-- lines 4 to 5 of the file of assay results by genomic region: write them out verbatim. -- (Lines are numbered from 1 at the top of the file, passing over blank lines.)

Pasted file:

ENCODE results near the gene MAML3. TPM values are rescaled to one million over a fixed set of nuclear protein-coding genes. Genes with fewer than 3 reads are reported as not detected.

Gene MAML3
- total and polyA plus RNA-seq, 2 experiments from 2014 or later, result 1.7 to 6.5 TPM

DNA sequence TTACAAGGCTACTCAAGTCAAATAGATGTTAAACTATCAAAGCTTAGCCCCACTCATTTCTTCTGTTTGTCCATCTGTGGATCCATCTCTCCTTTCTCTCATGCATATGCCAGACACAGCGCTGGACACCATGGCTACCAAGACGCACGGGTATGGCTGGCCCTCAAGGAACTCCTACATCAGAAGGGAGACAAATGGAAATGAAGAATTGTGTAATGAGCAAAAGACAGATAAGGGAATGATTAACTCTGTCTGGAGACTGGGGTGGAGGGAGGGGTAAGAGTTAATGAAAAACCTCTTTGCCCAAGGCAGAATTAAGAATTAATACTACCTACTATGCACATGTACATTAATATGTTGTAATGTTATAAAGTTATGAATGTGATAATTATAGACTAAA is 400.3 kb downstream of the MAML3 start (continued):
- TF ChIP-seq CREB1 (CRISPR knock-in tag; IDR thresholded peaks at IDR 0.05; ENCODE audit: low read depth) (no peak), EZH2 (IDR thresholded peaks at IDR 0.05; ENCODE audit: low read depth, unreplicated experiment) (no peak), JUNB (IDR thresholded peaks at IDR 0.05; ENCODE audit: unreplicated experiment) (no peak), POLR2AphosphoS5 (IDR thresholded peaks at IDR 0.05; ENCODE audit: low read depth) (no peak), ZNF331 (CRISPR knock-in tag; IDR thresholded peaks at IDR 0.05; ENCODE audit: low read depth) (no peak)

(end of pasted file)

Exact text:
DNA sequence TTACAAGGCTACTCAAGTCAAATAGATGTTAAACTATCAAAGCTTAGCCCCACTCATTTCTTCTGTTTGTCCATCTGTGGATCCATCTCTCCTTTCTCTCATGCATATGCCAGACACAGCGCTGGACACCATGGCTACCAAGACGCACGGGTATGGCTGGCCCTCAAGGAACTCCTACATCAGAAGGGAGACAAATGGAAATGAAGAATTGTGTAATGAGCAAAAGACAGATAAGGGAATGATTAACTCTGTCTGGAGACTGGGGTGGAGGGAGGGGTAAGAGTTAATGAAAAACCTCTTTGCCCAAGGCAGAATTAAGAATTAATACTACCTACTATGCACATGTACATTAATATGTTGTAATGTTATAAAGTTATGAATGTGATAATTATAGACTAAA is 400.3 kb downstream of the MAML3 start (continued):
- TF ChIP-seq CREB1 (CRISPR knock-in tag; IDR thresholded peaks at IDR 0.05; ENCODE audit: low read depth) (no peak), EZH2 (IDR thresholded peaks at IDR 0.05; ENCODE audit: low read depth, unreplicated experiment) (no peak), JUNB (IDR thresholded peaks at IDR 0.05; ENCODE audit: unreplicated experiment) (no peak), POLR2AphosphoS5 (IDR thresholded peaks at IDR 0.05; ENCODE audit: low read depth) (no peak), ZNF331 (CRISPR knock-in tag; IDR thresholded peaks at IDR 0.05; ENCODE audit: low read depth) (no peak)